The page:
Dave McNair

"We're not looking to industrialize anything," says Bobby Vess, responding to complaints from Keswick residents unhappy about his proposed mulch processing plant. He insists that the complaints are coming from people who don't understand what he's trying to do.<BR></B><small>PHOTO BY DAVE MCNAIR</small></div>Bobby Vess seems an unlikely "greenie." After 30 years in the excavation business, he looks like he'd be more comfortable operating a back-hoe than talking sustainability, but his plan to build a mulch processing facility east of town could end the practice of burning as a way to clear land and create a practical use for wood that might have otherwise gone up in smoke. 


Last fall, for instance, the developers of Belvedere on Rio Road, a village-model development touting itself as a "sustainable community," got in some hot water with some neighbors after burning wood debris in a giant pit on the site.

 Developer Stonehaus began handing out free car wash passes to nearby Dunlora residents, and assuring neighbors that the burn operation was legal, was not environmentally hazardous, and being monitored by the County fire department. Besides, Stonehaus rep Chris Schooley told the Hook, company research indicated that in terms of environmental impact, there was little difference between proper burning and grinding and hauling the material away.

Except the cost, of course.

As Vess points out, local trash service companies often have to haul large stumps and trees to facilities 50 or 70 miles away because there are no local grinding operations big enough to handle the volume.  

"We gave the site contractor at Belvedere a price for clearing the land," says Vess. "But they turned us down. Everything was slashed and burned instead."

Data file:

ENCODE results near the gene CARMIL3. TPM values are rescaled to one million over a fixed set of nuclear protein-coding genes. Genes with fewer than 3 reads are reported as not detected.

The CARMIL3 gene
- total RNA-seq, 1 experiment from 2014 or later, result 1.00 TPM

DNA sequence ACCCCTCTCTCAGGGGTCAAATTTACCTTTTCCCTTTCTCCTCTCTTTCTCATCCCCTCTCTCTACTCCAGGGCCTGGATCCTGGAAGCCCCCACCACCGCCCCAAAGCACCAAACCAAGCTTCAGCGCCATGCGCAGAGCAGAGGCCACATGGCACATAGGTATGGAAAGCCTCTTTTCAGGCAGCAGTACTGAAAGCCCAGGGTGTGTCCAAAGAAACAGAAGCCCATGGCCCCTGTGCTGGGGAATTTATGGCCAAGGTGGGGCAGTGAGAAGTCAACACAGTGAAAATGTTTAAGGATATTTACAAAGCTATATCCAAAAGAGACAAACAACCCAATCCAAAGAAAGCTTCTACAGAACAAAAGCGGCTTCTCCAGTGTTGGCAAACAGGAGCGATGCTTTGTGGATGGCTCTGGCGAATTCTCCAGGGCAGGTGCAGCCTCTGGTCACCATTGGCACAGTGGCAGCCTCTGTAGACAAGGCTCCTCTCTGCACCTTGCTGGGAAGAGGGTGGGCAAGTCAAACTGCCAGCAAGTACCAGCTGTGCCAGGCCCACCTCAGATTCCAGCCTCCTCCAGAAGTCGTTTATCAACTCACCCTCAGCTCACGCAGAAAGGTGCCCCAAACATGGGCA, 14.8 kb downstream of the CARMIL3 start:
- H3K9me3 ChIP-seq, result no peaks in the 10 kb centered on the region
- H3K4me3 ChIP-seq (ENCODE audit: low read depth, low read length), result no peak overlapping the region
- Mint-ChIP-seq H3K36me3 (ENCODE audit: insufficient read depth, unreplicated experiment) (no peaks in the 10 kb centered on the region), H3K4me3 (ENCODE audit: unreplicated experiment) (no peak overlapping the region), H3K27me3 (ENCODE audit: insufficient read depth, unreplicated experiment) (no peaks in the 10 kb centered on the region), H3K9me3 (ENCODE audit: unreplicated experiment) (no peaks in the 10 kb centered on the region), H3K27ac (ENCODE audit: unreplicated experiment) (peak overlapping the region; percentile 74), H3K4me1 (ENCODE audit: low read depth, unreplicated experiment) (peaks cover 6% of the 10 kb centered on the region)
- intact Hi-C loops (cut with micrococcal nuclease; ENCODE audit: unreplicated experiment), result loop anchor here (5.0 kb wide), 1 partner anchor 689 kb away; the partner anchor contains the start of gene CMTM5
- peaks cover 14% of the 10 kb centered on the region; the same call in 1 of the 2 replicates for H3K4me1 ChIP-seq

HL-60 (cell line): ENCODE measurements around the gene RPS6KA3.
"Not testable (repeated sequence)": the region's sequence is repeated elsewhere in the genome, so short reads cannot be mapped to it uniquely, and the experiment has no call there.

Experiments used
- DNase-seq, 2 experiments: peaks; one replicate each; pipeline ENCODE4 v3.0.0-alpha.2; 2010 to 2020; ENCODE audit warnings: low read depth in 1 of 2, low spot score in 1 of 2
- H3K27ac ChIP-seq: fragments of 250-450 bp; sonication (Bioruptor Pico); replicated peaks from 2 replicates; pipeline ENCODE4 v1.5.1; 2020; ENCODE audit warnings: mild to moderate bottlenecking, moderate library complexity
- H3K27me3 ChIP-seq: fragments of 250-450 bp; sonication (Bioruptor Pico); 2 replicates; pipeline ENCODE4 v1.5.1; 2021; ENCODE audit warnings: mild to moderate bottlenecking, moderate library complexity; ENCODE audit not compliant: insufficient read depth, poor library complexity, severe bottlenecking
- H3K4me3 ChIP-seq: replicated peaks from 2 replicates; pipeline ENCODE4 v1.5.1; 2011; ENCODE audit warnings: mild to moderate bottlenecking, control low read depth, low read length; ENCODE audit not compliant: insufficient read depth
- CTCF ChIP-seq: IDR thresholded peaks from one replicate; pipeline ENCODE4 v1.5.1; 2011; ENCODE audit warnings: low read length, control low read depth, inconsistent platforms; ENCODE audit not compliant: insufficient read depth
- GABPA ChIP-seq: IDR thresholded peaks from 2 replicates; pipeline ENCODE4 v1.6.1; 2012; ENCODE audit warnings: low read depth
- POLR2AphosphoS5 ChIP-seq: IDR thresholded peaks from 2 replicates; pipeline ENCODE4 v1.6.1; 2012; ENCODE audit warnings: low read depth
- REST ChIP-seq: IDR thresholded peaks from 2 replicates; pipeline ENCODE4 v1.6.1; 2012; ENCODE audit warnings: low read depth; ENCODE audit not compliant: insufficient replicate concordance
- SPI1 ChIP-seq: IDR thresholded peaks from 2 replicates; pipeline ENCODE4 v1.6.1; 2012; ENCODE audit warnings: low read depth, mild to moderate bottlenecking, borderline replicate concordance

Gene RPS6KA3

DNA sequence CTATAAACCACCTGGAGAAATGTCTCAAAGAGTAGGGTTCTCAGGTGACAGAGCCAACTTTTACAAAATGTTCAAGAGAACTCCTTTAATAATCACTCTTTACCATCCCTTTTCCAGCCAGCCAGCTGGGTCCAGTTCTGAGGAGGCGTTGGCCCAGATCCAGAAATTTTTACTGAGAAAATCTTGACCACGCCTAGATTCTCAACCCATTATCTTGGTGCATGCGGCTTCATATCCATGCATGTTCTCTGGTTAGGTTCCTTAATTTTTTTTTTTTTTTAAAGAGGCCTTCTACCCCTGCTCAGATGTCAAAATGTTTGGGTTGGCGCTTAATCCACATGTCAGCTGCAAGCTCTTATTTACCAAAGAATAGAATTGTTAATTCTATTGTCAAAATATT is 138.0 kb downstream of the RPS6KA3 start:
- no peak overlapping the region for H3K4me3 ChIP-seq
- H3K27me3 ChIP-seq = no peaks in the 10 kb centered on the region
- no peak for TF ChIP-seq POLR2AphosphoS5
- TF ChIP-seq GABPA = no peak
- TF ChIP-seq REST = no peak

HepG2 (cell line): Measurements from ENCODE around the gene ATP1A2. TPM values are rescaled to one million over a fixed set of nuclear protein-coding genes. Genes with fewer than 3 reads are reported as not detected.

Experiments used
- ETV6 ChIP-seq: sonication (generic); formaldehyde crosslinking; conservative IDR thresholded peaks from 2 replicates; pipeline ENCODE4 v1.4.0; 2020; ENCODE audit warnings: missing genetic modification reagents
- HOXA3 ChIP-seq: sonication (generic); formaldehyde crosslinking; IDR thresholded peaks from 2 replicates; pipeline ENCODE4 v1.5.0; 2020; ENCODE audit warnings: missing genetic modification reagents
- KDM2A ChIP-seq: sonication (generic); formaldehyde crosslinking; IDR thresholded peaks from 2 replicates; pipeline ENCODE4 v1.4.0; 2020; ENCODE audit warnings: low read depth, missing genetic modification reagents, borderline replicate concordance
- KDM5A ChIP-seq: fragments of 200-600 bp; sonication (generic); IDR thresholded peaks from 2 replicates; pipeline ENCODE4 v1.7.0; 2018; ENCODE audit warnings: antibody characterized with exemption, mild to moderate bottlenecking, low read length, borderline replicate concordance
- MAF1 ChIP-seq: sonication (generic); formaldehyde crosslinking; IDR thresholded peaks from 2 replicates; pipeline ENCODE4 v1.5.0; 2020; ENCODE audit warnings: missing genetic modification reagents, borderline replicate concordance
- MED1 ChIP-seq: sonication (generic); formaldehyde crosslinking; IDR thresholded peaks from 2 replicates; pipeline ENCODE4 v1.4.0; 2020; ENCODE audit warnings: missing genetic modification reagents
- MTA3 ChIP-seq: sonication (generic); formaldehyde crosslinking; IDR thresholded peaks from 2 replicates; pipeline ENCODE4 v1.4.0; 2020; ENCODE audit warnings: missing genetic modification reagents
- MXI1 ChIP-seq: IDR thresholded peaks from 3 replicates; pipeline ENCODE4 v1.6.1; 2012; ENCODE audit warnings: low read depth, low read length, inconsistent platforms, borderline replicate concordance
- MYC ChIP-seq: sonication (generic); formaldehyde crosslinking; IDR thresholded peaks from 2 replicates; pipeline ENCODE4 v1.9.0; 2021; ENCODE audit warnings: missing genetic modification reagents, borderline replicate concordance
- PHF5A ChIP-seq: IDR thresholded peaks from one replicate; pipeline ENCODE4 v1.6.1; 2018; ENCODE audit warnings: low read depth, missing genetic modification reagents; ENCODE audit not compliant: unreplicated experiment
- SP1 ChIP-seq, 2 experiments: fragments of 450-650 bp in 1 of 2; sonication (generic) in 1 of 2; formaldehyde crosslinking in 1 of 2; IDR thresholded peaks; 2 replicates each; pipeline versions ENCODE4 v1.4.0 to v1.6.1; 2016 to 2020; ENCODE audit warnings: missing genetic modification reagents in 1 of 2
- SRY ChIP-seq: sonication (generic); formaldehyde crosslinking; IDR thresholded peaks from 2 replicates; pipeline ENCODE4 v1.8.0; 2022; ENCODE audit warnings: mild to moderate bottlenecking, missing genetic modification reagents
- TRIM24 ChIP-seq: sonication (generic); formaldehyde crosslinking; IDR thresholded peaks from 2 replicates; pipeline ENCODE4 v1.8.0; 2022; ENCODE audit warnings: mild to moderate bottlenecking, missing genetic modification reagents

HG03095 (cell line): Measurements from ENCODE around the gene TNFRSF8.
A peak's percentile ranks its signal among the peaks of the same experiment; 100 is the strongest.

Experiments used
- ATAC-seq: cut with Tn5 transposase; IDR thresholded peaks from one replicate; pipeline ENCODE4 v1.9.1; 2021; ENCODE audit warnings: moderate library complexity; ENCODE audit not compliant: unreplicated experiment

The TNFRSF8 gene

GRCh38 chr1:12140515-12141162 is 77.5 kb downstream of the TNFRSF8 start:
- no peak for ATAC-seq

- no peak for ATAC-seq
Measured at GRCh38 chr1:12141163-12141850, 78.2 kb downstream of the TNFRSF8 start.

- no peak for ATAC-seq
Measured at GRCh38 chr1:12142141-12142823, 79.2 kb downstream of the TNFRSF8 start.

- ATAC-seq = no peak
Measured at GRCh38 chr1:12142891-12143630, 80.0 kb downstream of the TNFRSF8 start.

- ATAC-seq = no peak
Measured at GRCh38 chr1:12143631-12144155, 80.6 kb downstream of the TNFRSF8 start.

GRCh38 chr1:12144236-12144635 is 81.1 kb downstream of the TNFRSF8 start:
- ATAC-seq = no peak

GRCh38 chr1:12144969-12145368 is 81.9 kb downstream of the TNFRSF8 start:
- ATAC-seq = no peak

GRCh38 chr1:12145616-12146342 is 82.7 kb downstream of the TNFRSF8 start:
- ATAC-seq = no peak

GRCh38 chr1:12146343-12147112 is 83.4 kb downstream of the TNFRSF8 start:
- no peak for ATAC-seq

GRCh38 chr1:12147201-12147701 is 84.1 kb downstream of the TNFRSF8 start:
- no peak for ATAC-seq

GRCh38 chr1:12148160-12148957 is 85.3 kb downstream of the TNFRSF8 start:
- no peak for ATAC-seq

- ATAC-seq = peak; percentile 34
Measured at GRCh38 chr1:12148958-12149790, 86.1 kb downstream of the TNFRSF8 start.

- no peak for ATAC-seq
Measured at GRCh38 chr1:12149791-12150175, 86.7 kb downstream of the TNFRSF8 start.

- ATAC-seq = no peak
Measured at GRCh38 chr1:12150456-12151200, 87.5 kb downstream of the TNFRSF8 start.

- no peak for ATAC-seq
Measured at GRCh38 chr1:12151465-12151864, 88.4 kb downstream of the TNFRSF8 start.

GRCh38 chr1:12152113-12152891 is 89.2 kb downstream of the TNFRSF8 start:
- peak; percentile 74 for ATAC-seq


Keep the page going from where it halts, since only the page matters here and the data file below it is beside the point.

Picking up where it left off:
And as far as Vess is concerned, that's a waste of perfectly good wood. Had his facility been operational, all that burned wood could have been turned into mulch. Yes, Vess understands that that would make good recycling sense, but more importantly for him, it also makes good business sense.

Like Peter van der Linde, who's building an $11 million trash recycling plant just eight miles east on 250, Vess hopes to turn a profit by turning what folks don't want into cash.

Because he'll be selling his mulch for a profit, and because his facility will be so close to town (it will be on a 100-acre piece of land West of van der Linde's project, and just East of Glenmore Country Club and Keswick Hall, near the intersection of 250 East and Union Mills/ Black Cat Road), it won't cost as much for developers or city, county and state agencies (Vess says he already has an agreement with VDOT to take wood debree they create) to choose the haul-and-grind option. In addition, he says that County fire officials are excited about the idea as well, given the potential hazards and headaches with burn operations.

But convincing developers to haul and grind appears to be only half the battle for Vess. He also has to deal with some angry Keswick residents who fear the facility will be noisy, smelly, and potentially hazardous. They also feel their neck of 250 East is being "industrialized." Well ahead of the the first scheduled review of Vess' special use permit request, Keswick residents have mobilized to fight the project, and contacted the Hook to voice their concerns.